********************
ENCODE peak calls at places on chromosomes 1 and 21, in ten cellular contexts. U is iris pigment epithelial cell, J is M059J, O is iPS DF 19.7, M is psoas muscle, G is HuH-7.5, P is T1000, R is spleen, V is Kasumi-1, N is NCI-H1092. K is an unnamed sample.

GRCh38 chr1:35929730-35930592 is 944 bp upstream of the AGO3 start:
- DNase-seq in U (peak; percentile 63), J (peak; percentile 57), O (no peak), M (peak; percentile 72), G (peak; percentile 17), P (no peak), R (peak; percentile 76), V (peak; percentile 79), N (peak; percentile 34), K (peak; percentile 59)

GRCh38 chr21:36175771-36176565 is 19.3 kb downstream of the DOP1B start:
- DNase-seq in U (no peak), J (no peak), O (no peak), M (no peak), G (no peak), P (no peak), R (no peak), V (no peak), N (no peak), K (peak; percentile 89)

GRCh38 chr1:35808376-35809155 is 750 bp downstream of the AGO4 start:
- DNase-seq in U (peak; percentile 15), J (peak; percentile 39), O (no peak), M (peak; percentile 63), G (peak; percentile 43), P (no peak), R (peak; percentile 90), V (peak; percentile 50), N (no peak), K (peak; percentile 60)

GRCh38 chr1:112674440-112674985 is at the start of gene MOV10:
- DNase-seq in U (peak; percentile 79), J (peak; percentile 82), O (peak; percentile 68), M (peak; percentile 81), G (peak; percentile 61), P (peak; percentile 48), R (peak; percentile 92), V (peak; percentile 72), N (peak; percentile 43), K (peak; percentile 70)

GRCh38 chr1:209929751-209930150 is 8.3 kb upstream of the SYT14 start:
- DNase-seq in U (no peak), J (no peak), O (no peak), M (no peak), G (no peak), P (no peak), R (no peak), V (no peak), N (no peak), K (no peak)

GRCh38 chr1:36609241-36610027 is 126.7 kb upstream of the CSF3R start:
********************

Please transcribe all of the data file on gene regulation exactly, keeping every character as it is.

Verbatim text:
ENCODE peak calls at places on chromosomes 1 and 21, in ten cellular contexts. U is iris pigment epithelial cell, J is M059J, O is iPS DF 19.7, M is psoas muscle, G is HuH-7.5, P is T1000, R is spleen, V is Kasumi-1, N is NCI-H1092. K is an unnamed sample.

GRCh38 chr1:35929730-35930592 is 944 bp upstream of the AGO3 start:
- DNase-seq in U (peak; percentile 63), J (peak; percentile 57), O (no peak), M (peak; percentile 72), G (peak; percentile 17), P (no peak), R (peak; percentile 76), V (peak; percentile 79), N (peak; percentile 34), K (peak; percentile 59)

GRCh38 chr21:36175771-36176565 is 19.3 kb downstream of the DOP1B start:
- DNase-seq in U (no peak), J (no peak), O (no peak), M (no peak), G (no peak), P (no peak), R (no peak), V (no peak), N (no peak), K (peak; percentile 89)

GRCh38 chr1:35808376-35809155 is 750 bp downstream of the AGO4 start:
- DNase-seq in U (peak; percentile 15), J (peak; percentile 39), O (no peak), M (peak; percentile 63), G (peak; percentile 43), P (no peak), R (peak; percentile 90), V (peak; percentile 50), N (no peak), K (peak; percentile 60)

GRCh38 chr1:112674440-112674985 is at the start of gene MOV10:
- DNase-seq in U (peak; percentile 79), J (peak; percentile 82), O (peak; percentile 68), M (peak; percentile 81), G (peak; percentile 61), P (peak; percentile 48), R (peak; percentile 92), V (peak; percentile 72), N (peak; percentile 43), K (peak; percentile 70)

GRCh38 chr1:209929751-209930150 is 8.3 kb upstream of the SYT14 start:
- DNase-seq in U (no peak), J (no peak), O (no peak), M (no peak), G (no peak), P (no peak), R (no peak), V (no peak), N (no peak), K (no peak)

GRCh38 chr1:36609241-36610027 is 126.7 kb upstream of the CSF3R start: